During Lil Wayne’s Lil Weezyana Festival in New Orleans yesterday, an event which was streaming live via TIDAL, Drake made a surprise appearance. Once the Canadian musician hit the stage, the stream cut out, leading to the music service blaming their competitor Apple over twitter, who supposedly blocked them due to an exclusive agreement with Drake.
This turned out to not be true however, with Drake’s manager Future the Prince telling Buzzfeed that he was actually the one who made the call to cut the stream. TIDAL had claimed that Apple threatened a $20 million lawsuit over the stream, but Future made it clear this was not the case.
“If you’re going to say something about the situation publicly, you should tell the truth,” he told the website. “They saw the opportunity to take a situation and spin it in their favor as a publicity stunt.”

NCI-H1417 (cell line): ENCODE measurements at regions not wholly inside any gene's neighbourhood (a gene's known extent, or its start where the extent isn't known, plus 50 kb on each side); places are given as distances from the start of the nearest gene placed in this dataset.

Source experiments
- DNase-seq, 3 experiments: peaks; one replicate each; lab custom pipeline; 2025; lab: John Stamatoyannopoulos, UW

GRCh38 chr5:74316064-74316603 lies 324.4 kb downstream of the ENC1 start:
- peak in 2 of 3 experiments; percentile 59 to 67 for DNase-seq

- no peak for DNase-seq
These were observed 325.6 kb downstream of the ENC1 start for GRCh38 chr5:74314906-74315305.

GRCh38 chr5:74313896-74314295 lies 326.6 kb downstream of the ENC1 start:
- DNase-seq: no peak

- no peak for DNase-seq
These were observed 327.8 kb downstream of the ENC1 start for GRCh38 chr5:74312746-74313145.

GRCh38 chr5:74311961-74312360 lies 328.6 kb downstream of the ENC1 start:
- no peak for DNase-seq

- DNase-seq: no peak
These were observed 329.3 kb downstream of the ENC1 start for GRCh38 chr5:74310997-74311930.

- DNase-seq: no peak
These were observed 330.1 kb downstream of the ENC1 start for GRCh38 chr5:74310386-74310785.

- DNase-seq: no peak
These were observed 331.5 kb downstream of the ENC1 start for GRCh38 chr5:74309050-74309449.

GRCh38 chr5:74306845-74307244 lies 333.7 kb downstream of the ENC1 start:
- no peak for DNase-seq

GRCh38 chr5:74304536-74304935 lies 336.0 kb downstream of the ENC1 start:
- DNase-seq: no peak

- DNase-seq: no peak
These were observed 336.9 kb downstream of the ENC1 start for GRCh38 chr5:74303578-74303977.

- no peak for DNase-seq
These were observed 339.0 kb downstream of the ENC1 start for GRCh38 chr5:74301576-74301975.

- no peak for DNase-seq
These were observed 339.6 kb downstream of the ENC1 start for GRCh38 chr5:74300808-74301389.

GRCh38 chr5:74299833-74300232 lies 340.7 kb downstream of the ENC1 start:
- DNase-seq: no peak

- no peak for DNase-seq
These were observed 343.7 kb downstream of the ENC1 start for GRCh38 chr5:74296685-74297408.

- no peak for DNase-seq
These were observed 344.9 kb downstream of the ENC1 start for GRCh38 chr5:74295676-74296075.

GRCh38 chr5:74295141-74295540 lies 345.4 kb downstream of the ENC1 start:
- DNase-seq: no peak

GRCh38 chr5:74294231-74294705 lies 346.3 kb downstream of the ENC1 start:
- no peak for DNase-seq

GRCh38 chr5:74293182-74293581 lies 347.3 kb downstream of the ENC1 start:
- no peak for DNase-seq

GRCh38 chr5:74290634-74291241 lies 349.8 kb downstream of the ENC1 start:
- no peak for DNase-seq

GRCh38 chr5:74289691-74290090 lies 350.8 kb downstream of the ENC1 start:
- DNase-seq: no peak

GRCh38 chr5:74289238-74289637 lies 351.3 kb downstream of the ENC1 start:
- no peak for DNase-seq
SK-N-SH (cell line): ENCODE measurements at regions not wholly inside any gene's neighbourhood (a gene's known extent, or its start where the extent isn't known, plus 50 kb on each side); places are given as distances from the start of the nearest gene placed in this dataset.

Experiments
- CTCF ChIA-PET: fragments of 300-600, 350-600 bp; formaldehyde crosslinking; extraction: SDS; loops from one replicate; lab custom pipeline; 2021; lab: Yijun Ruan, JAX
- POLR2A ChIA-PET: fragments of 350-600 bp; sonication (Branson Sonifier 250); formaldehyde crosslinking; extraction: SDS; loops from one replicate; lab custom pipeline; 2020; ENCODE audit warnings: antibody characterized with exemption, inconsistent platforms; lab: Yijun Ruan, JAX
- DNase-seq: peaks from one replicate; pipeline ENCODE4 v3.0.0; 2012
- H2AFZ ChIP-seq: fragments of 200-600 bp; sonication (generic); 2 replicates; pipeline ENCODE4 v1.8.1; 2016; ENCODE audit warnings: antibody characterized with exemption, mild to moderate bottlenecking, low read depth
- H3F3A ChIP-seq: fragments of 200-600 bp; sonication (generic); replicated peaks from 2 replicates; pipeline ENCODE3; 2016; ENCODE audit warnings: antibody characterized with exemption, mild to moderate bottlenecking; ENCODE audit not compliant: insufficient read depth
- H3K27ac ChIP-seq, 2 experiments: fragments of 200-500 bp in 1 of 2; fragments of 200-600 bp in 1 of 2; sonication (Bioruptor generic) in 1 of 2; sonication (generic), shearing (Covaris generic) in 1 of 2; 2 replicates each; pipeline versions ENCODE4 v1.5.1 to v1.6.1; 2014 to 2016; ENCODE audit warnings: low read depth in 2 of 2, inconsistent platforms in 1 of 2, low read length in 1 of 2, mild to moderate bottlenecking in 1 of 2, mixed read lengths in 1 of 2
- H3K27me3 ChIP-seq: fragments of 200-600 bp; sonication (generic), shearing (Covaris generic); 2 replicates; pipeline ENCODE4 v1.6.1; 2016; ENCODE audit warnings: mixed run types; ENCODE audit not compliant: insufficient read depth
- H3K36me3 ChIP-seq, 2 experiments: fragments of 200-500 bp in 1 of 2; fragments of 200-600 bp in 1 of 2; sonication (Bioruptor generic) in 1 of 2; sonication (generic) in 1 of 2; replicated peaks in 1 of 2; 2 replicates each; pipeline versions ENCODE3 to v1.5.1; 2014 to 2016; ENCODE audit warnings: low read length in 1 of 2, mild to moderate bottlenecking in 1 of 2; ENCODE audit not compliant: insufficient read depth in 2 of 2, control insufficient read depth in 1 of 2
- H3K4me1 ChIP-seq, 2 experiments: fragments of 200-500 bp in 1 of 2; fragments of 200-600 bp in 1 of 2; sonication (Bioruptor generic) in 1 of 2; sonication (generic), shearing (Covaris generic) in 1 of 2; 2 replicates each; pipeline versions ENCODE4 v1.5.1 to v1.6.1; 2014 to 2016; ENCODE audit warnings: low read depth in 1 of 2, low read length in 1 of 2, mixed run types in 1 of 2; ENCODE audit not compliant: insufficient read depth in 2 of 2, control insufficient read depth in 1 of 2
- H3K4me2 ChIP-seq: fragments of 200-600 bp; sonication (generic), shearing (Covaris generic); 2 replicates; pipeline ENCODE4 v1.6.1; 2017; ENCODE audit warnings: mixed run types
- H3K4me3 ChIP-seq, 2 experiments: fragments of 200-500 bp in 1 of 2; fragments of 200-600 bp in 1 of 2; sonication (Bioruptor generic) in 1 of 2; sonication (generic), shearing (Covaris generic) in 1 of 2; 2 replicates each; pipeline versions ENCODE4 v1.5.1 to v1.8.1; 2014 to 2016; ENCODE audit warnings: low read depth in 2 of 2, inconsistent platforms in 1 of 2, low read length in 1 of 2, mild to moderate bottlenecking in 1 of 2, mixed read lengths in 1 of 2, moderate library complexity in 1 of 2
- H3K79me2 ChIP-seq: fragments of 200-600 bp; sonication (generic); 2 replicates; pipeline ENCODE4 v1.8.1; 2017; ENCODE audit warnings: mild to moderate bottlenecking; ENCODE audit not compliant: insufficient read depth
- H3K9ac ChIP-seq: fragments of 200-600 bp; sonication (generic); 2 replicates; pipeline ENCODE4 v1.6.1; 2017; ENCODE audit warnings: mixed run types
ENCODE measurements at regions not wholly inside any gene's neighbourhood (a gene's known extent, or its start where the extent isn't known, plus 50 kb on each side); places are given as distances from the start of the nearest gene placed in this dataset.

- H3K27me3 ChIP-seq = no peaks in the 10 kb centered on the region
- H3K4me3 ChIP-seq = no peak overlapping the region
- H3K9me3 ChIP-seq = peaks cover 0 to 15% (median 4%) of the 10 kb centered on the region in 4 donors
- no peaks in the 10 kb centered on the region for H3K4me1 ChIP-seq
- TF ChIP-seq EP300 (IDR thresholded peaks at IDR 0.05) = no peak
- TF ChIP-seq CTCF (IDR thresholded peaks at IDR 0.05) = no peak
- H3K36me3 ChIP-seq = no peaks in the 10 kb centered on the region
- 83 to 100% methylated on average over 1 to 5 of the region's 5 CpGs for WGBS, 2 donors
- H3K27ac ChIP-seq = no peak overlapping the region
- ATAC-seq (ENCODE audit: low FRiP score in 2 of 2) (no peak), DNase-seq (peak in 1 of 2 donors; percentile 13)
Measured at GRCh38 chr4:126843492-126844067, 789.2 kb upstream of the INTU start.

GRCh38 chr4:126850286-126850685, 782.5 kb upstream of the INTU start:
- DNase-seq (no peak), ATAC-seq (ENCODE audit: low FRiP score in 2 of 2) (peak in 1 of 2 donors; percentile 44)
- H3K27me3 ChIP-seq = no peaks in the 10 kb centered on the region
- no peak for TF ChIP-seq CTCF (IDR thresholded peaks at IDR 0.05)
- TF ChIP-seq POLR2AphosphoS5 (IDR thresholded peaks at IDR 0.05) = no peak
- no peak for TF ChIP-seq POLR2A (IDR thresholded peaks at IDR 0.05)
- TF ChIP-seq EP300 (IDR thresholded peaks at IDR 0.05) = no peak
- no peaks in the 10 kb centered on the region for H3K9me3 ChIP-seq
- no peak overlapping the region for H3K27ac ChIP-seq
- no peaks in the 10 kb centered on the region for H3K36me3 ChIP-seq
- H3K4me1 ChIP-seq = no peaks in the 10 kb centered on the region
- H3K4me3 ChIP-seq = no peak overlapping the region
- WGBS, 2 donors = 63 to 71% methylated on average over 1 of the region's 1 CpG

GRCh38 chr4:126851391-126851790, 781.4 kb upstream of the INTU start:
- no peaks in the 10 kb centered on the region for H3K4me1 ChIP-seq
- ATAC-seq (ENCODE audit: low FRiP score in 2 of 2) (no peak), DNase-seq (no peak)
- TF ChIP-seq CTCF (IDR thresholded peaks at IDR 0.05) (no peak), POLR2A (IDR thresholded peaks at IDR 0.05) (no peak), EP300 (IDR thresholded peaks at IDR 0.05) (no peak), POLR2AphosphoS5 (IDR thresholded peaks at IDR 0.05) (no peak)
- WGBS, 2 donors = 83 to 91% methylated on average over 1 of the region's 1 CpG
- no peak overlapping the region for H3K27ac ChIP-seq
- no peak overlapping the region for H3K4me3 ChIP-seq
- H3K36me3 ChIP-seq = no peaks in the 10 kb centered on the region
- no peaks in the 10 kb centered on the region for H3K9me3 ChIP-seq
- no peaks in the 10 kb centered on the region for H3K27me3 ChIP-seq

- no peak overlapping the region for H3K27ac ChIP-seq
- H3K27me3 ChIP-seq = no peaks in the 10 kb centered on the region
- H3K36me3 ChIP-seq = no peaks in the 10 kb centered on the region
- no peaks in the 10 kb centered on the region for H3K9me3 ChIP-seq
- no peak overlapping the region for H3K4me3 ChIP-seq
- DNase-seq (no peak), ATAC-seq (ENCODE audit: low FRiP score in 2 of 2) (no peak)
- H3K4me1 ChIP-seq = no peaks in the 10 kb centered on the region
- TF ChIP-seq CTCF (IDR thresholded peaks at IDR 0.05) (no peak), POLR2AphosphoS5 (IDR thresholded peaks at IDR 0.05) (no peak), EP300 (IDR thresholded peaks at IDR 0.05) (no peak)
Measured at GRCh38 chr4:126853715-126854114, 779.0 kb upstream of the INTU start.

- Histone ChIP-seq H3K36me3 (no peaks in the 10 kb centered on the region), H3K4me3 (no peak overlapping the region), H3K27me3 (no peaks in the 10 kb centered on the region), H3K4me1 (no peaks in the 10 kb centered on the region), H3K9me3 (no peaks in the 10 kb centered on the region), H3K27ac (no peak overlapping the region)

TIDAL quickly took to twitter following the cut to drop the blame on Apple, saying “Apple is interfering with artistry and will not allow this artist to stream. Sorry for Big Brother’s inconvenience. We’ll be back after the performance” Meanwhile Drake was performing three songs: “HYFR”, “My Way”, and “Back to Back”.
Future later released a follow-up statement to the incident, explaining that he and Drake were concerned about TIDAL’s presentation quality:
The decision to not have Drake participate in the Tidal stream has nothing to do with Apple or Drake’s deal. … Point blank, 100%. I made a business decision. Apple doesn’t have the power to stop us from being part of a live stream. The only people that have the power to do that are Cash Money and Universal, and they’re our partners. … We wanted to make sure the stream represented us in the right way, and we didn’t have much insight into what they were doing. Aesthetics and quality are important to us and we didn’t have any control over that or time to investigate it. We were just there to participate in the benefit.
It’s quite unnecessary bad blood, but it seems like TIDAL may be walking out of this with yet another hit to their publicity. If it was their plan to paint Apple as some sort of manipulative oppressor, it kind of backfired.